– It was the biggest win I have ever experienced. She managed with her therapy and her skills to unlock these barriers in me. But it took a while. She challenged me, we were out shopping and eating and I lectured at the health centers. It helped me.
On October 1, 2016, she made the decision. Now she would live full time as a woman.
The first day she visited some friends and received only congratulations. She went to Ica and bought tickets and no one reacted. She started moving out on the town and ran into a couple of old colleagues.
– I got a big hug and one said “You look good!”. It was putting so much happiness in me that I was floating away.
Everyone she met showed the same positive reaction. She had expected crisis and chaos and was surprised when none of it happened. Only one person behaved strangely, according to Maud. Her mom.
– I told her that now I will live as a woman. Then she said: “Over my dead body”. We looked into each other’s eyes, then we said nothing more. She has never met me like Maud, except when I went to her grave and said “now I am here”. That was just over three years ago.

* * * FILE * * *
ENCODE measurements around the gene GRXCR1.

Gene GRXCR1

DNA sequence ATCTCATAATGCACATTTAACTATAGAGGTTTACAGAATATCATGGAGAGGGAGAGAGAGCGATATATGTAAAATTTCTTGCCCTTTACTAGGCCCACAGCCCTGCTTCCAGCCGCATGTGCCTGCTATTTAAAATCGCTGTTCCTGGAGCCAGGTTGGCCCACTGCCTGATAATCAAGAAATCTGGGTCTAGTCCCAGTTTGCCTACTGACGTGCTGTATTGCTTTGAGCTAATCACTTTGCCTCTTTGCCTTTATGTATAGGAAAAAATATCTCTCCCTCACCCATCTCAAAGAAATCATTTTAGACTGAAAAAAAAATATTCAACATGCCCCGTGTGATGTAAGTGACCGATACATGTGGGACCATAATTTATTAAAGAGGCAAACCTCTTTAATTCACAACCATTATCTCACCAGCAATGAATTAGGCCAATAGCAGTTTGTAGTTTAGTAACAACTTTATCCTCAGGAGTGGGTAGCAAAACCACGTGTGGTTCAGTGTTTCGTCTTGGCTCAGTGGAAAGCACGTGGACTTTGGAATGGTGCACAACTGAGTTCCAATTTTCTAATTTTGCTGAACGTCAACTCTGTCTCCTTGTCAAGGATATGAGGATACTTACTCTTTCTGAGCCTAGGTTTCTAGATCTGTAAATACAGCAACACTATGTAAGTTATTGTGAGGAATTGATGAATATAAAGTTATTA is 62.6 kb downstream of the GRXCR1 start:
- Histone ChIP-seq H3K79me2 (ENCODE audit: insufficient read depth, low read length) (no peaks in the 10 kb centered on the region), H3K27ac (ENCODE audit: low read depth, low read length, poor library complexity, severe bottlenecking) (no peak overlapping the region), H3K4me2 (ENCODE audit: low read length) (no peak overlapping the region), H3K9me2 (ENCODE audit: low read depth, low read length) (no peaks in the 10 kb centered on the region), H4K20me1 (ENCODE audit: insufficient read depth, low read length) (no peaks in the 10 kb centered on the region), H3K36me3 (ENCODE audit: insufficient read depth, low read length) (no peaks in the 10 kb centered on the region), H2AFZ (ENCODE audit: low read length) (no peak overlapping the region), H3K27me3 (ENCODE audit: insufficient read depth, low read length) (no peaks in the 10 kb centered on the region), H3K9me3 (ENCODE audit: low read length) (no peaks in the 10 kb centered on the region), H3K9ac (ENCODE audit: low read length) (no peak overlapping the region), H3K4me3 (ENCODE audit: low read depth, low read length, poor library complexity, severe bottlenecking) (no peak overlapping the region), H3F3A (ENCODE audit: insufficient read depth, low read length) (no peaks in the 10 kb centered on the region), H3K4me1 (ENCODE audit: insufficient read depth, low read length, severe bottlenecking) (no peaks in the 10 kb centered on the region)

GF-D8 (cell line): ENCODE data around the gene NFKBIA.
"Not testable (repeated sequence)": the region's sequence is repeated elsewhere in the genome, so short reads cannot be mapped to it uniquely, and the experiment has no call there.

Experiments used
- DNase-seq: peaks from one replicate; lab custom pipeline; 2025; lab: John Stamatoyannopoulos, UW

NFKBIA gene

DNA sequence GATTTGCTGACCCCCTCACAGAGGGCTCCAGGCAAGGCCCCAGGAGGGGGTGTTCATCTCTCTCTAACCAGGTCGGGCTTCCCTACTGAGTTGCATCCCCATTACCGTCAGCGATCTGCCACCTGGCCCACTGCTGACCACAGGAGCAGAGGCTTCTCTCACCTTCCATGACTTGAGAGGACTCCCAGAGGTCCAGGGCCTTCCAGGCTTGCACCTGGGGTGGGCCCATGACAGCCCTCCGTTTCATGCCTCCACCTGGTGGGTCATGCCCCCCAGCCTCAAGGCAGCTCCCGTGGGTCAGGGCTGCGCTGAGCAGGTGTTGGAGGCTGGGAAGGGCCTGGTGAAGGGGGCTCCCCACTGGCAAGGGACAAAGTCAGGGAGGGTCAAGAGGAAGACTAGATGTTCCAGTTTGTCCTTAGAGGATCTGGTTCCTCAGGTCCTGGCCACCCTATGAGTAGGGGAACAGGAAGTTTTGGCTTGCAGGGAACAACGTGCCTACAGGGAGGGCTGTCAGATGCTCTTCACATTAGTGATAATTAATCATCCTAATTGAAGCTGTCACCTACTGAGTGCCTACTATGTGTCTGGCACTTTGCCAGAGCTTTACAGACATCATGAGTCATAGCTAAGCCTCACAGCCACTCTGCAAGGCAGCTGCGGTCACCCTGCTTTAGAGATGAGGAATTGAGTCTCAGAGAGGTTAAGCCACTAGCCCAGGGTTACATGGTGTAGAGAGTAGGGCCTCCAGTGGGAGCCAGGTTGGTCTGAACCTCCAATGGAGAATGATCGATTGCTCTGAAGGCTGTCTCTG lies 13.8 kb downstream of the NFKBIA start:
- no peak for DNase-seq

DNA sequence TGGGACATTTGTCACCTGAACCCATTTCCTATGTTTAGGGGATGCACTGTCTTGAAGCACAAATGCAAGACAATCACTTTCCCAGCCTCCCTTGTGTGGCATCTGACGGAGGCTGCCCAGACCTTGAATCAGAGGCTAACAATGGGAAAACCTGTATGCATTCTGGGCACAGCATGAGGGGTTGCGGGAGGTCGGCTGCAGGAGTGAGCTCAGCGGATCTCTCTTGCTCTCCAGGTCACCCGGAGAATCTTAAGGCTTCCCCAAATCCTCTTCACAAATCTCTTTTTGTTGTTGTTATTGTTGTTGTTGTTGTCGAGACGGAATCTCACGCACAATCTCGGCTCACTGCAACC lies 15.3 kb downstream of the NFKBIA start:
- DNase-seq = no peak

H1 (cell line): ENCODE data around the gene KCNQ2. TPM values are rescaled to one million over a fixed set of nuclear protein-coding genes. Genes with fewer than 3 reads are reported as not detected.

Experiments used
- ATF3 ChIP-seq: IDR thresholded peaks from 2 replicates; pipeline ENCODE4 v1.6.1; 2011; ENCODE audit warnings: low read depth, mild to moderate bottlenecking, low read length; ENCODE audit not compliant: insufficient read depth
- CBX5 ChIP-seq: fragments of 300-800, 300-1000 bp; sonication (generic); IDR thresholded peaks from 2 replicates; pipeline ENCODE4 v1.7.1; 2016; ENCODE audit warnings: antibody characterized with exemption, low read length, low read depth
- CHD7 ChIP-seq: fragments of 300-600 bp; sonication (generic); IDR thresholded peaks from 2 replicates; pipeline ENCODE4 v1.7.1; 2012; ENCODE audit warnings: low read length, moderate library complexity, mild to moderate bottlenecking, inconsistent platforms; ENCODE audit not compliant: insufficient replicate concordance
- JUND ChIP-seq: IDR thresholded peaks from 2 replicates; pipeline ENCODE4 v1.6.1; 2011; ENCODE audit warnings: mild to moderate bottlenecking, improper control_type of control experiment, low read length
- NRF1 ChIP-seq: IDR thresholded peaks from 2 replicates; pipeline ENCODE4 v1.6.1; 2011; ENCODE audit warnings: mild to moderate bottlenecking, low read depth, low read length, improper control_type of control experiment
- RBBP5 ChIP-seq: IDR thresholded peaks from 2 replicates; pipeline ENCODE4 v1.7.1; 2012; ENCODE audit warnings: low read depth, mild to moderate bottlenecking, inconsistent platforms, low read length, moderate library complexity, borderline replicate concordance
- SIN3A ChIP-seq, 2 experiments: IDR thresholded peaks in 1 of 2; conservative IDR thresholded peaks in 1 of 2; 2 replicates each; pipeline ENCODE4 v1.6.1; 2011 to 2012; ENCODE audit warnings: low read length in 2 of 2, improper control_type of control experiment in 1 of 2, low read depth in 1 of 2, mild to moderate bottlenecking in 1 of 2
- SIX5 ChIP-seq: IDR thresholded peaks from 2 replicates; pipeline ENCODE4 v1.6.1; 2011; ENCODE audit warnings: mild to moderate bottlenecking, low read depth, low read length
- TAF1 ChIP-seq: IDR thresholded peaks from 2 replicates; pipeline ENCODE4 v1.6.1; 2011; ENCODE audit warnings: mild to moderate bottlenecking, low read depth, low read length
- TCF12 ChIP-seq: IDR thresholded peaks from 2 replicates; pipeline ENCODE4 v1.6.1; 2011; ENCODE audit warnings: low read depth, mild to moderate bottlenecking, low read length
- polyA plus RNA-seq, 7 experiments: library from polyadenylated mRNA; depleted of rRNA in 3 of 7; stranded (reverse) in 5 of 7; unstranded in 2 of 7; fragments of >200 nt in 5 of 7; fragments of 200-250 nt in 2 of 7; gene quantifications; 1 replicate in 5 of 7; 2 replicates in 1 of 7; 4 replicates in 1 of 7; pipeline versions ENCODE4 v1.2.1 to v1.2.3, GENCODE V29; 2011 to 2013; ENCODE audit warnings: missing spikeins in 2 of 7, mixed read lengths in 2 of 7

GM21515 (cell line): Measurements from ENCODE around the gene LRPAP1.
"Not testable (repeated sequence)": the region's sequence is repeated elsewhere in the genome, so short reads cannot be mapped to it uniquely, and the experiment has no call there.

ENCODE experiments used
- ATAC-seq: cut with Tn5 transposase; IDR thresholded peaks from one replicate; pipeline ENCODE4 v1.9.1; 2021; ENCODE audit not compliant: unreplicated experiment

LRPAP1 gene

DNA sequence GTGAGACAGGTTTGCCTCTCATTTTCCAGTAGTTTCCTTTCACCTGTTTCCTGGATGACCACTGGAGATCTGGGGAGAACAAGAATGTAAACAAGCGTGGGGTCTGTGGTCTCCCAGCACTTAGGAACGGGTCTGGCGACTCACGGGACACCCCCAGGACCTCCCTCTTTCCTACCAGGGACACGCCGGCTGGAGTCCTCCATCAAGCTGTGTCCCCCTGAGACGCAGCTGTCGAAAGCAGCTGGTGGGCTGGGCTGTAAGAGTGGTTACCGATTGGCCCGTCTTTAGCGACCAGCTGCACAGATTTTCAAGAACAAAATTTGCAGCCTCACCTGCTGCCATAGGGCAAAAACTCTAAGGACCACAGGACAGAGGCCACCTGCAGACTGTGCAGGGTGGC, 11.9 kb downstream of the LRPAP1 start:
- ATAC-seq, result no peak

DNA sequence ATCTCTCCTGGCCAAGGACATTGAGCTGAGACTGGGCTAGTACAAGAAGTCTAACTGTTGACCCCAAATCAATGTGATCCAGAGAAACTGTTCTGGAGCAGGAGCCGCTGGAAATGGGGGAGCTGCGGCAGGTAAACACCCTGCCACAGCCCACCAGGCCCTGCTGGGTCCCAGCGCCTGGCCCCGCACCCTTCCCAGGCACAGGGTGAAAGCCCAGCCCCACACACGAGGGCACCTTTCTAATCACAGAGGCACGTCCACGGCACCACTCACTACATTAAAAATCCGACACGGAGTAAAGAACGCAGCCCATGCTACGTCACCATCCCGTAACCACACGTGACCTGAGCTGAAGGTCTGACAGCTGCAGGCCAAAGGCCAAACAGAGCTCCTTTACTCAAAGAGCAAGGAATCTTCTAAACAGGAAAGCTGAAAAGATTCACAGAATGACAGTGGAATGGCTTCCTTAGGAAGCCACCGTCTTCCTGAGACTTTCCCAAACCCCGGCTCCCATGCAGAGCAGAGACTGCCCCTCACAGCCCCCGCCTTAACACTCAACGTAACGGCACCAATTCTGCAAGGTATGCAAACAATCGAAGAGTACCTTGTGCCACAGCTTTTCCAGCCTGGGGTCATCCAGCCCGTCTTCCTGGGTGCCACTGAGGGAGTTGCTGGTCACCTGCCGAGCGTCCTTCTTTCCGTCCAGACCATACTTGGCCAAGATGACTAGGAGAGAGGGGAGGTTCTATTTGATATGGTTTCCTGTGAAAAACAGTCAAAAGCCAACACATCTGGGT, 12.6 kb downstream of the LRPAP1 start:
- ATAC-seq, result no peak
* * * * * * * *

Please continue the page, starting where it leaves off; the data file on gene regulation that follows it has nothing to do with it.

She has changed her name and social security number and taken estrogen for eight years. She is addressed as “she” and people hold the door open for her.
– I have never in my life felt as harmonious as I do now. I feel like a woman and I try to be perceived that way.
She is a woman who dares to take room. She smiles,and laughs a woman’s sounding laugh. She snaps and unbuttons the only button in the louse cardigan with feminine coded movements, slightly spreading fingers.
– This is what the voice is about. I’ve been to a speech therapist for quite some time, but it’s the hardest part of it all. I make an effort all the time, trying not to have such a marked voice. Body language is also very important, there is a little more “men do, women do not”.
It took just over 50 years for the dream to become a reality. But Maud does not mourn lost years.
– I do not think about it, I prefer to look ahead. I take my experiences with me and help other people. I know someone who is in a similar process and I say, “Do not think of others. Rather listen to them, many times it is positive ”. For me, it has been.